In 1863, New Hampshire author Sarah Josepha Hale convinced President Lincoln to make Thanksgiving a national holiday. It was already a popular observance in New England. So what is Thanksgiving, really?
1) It’s the US’s first secular- spiritual national holiday not related to the government or military (Memorial Day, the Fourth, etc). While it allows for a religious interpretation, it doesn’t require one. In fact, there’s not much you can even do for it with regards to religion. It belongs to no specific faith- the original observers were Christians and Sarah Josepha Hale has a feast day in the Episcopalian calendar but Christianity is not required. It’s not in any way based on any event from the Bible, nor is it based on an event from the life of a saint or any principles specifically related to Christianity. It’s, from the perspective of world history, a fairly new holiday and is only celebrated in North America (Canada celebrates Thanksgiving but earlier in the fall), which means that to most of the world’s Christians, it barely exists at all. It’s not really part of the global Christian liturgy. There isn’t even much Americans can do in a religious sense, there isn’t much of a formal liturgy and the repertoire of Thanksgiving songs is limited. Also, it’s always, always, on a Thursday, so if your denomination or specific local congregation doesn’t provide a Thursday service or have any tradition of activities taking place on Thursdays, you won’t have a choice about not going to church.
Pretty much anyone with religious beliefs can just sort of slot their own in, but if you don’t have any beliefs, that completely doesn’t interfere in the slightest with your observance of the day. You can be as vaguely spiritual, or even not spiritual at all, as you want. No one is going to shame you for not mentioning God or not being in church.
And then, of course, a second, unofficial holiday has sprung up in the wake of late 20th century Thanksgiving celebrations, called Black Friday (and the more recently invented, Cyber Monday). Black Friday celebrates the only religion most Americans can all agree on, that of rampant consumerism. It’s a day when stores liquidate all of the past season’s stock at rock bottom prices and Americans descend on the stores in a rabid feeding frenzy, a mindless orgy of shopping during which stores have been vandalized, and customers have been injured or killed.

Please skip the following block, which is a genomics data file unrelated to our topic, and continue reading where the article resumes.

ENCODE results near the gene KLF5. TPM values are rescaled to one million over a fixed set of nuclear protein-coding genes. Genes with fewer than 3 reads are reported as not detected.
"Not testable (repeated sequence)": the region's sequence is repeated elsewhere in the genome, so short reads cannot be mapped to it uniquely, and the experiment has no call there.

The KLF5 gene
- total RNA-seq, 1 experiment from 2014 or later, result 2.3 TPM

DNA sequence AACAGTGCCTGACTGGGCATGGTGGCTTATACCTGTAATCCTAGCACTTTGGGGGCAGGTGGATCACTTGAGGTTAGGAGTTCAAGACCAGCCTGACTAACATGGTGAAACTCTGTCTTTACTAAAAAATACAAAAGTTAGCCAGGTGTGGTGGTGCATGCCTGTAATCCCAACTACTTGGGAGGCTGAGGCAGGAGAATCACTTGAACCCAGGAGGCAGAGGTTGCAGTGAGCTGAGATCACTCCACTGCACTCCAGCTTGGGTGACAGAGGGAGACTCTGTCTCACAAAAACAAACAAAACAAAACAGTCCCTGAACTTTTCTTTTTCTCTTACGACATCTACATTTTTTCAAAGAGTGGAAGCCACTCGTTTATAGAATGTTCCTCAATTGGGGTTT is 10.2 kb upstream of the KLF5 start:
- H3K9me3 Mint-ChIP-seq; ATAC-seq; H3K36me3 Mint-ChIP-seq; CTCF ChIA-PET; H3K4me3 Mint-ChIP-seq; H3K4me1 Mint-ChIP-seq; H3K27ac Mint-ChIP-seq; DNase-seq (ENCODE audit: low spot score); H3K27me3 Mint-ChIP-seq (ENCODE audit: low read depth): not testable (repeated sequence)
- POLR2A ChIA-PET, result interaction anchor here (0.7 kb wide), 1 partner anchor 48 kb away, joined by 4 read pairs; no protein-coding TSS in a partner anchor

You're the only one who knows how to work the register!
2) The foods generally consumed are also generally specifically American in origin. And more specifically, they were all at one time plentiful in New England.
The Turkey is essentially native to North America. It resembles a bird found in Turkey the country but the kind we eat on Thanksgiving is native to North America ( early turkey fossils have been found in Virginia, and giant prehistoric birds with turkeylike wattles and the same color and style of plumage roamed). I don’t know about other places but wild turkeys routinely roam my neighborhood in the fall. I have to snicker at anyone who says “the Pilgrims wouldn’t have eaten turkey”, because I have still photos and video footage of wild turkeys frolicking around the coastal New England countryside.
Corn, aka Maize, a common component of stuffings , breads and side dishes on Thanksgiving, is native to here. While the Midwest is the country’s main producer of corn (boy HOWDY are they) it was the Indians of Virginia and Massachusetts who first showed the British how to grow and cook, corn. Presumably, the West Coast natives taught the Spanish the same thing but you know, that doesn’t count.
Cape Cod and the Massachusetts coastline (where the Pilgrims landed) are well known for their cranberry bogs. In fact, when I was in elementary school we used to watch a series of animated films about a town on the New England coast and the uh…trials and tribulations surrounding their cranberry bog.
Algonquin Cranberry Sauce
While Idaho is more famous for its potatoes, Maine is also a huge producer of the crop. In fact, it used to be such a big industry in rural Maine that kids would be given time off school to help with the potato harvests.
Pumpkins, another New World food, are also prevalent in Thanksgiving dishes.
Thanksgiving's War Metaphor
It’s significant that Thanksgiving was proclaimed a national holiday right in the middle of the Civil War.
The story is about two groups of people who hold very different beliefs, who experience a horrible event and instead of turning on each other, come together to help each other and show a spirit of neighborliness. This is NOT how it really happened. Any peace between the Indians and British settlers was short lived (the Spanish were as bad as the British btw) and multiple small wars and much larger genocides followed, from open war such as The French and Indian War, King Philip’s War and battle after battle while “winning the West”, to open genocide like The Trail of Tears and silent, hidden genocide like The Vermont Eugenics Society. So the Thanksgiving story is… controversial among Native Americans and very left wing white people. But The idea that two warring tribes can come together after mutual tragedy and do something they can all agree on, namely, sharing the natural bounty of a harvest (aka “if stuffing our faces until we explode is the only thing we can definitely all agree on, then at least that’s a start”), was something people genuinely needed to hear about after the war. So, if thinking about the Pilgrims and Indians story as an…embellished metaphor… about the Civil War makes it easier, you could try that.
When Lee surrendered, Grant asked him about the condition of his troops, and Lee admitted they were starving. Grant gifted him with a giant pile of Union rations. The signing of the peace treaty was witnessed by one of Grant’s staff members who happened to be a Seneca Indian.